Algorithms have been commonly defined in simple terms as “instructions for completing a task”. They’ve also been called “recipes”. In The Social Network, an algorithm is what Zuckerberg needed to make Facemash work. If you saw the movie, you probably remember seeing what looked like a scribbly equation on a window in Mark’s dorm room. But what does that scribbly algebra have to do with Mark’s simple “hot or not” site?
Algorithms are indeed instructions. Perhaps a more accurate description would be that algorithms are patterns for completing a task in an efficient way. Zuckerberg’s Facemash was a voting site to determine someone’s attractiveness relative to a whole group of people, but the user would only be given options between two people. Mark Zuckerberg needed an algorithm that decided which people to match up to one another, and how to value a vote relative to that person’s previous history and previous contenders. This required more intuition than simply counting votes for each person.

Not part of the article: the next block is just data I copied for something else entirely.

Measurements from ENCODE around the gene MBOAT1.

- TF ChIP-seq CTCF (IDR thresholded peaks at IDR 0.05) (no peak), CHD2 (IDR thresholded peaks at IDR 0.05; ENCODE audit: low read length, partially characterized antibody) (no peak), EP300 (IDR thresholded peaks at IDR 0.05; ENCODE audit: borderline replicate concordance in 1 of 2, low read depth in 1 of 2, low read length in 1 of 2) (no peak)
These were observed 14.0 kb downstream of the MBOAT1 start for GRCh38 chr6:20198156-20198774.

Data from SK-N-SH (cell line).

This article will dive into the principles of algorithm design. If you haven’t a clue what I’m referring to, read on!
When you hear the word “algorithm,” you probably respond in one of three ways:
You immediately know and understand what we’re talking about because you studied computer science.
You know that algorithms are the workhorses of companies like Google and Facebook, but you aren’t really sure what the word means.
You run and hide in fear because everything you know about algorithms reminds you of high-school Calculus nightmares.
If you are one of the second two, this article is for you.